Should I Go into a Palliative Care Unit?
If you have a chronic disease that’s impacting your quality of life, or a fatal condition, like late-stage cancer, you may be considering palliative care. But, it can be a scary thought: Does this mean I’m dying?
While palliative care has long been associated with hospice care, one main component of palliative care is managing and preventing symptoms that go along with chronic illnesses. “The quality of life is much better when a patient’s symptoms are well-controlled,” Manish Srivastava MD, a hospice and palliative medicine specialist, explains.
Palliative Care: How Does it Work?
In many cases, if you have a chronic or advanced illness, your doctor will set you up with a palliative care team that will start by assessing all of your symptoms. “We look at not just the physical symptoms, but also their psychosocial aspects of care,” Dr. Srivastava explains. This includes determining if you are receiving enough physical, mental and spiritual support.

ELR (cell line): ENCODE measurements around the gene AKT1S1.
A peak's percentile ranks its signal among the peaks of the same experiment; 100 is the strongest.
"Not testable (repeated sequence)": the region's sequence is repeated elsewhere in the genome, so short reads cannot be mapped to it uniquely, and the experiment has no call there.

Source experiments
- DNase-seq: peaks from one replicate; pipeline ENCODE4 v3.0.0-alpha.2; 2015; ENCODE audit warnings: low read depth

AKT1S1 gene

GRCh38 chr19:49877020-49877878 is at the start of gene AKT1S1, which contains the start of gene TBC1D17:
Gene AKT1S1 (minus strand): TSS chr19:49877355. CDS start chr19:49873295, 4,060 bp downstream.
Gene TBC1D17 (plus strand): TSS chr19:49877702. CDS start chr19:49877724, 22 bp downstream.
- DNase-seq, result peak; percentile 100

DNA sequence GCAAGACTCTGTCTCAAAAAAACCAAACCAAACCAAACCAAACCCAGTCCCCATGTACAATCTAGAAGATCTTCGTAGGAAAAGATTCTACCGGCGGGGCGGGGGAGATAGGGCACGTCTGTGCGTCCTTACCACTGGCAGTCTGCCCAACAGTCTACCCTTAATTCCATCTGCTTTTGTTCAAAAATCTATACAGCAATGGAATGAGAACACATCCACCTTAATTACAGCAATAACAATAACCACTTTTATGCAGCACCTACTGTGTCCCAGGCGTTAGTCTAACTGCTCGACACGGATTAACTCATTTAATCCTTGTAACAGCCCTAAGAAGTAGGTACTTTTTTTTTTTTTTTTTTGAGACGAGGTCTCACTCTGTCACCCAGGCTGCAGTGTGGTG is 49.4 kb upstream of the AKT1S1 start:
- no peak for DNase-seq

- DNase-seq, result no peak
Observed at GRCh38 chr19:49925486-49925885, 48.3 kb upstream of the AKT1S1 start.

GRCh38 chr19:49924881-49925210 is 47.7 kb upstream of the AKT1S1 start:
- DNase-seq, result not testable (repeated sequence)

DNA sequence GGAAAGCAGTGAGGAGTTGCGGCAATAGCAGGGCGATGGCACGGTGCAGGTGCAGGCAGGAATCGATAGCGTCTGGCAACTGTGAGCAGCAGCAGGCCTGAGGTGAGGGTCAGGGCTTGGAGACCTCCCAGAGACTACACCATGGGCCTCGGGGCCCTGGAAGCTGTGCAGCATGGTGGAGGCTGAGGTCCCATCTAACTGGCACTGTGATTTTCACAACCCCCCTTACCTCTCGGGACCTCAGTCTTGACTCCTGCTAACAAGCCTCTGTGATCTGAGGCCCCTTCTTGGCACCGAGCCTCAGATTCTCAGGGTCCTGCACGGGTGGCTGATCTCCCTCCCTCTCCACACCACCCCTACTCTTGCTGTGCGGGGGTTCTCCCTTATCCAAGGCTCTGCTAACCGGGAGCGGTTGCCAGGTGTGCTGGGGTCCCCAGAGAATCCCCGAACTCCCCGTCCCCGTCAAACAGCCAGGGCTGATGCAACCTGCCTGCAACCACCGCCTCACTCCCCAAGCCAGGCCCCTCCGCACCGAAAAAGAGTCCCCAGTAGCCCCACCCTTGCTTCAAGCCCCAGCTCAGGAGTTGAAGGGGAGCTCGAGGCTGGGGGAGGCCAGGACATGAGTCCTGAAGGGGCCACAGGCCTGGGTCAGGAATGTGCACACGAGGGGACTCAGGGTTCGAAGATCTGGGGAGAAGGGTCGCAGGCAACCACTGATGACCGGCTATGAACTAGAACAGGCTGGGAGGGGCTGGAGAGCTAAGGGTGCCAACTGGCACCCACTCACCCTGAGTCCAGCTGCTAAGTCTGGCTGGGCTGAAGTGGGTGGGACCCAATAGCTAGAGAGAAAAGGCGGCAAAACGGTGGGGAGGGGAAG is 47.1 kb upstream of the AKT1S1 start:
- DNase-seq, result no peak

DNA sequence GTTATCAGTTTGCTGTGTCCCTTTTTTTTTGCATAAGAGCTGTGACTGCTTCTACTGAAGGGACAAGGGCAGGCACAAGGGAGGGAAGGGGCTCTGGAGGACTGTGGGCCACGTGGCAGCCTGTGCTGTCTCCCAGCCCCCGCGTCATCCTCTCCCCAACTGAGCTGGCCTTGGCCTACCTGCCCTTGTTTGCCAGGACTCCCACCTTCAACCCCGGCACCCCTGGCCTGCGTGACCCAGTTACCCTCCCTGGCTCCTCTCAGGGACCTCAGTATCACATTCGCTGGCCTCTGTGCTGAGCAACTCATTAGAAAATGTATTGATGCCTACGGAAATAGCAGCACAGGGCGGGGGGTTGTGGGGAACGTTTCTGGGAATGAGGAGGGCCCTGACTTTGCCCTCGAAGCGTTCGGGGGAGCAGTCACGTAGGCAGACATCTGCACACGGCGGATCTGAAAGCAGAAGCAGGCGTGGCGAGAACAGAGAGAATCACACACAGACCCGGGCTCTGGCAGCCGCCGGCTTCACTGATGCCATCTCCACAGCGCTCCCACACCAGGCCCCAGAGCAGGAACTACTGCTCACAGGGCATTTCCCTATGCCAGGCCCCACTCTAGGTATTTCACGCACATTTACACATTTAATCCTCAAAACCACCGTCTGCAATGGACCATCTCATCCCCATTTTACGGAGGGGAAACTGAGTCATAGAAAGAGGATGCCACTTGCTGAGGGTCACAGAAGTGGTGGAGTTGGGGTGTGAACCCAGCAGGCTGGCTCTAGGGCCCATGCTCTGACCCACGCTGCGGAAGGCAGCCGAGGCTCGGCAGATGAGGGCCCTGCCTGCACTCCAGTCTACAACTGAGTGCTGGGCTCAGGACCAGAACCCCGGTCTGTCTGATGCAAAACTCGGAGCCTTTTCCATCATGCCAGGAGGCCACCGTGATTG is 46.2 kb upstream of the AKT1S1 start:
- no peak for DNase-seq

Your care team will also explain where you are in the disease process so you can make informed decisions on your goals for treatment. From there, they will tailor your treatment plan based on your individual preferences.
Palliative Care: What’s the Benefit?
#1: Improvement in the Quality and Length of Life
The primary goal of palliative care is to improve your quality of life. “In fact, there was a study published in the New England Journal of Medicine a couple years ago where they compared patients with lung cancer who received regular care versus palliative care, along with regular care, and they found that the quality of life was better … and the length of life was better,” Dr. Srivastava says.
#2: Better Communication with Family and Friends
Palliative care may also help remove communication barriers between patients and their families. In some cases, the patient will not reveal how much pain they’re really experiencing because they don’t want their family and friends to worry.
For this reason, your care team typically schedules a family meeting to help get everyone on the same page. “Communication between the family members and patient improves and they are able to communicate their wishes in a better way,” Dr. Srivastava adds.
Last Updated: December 04, 2013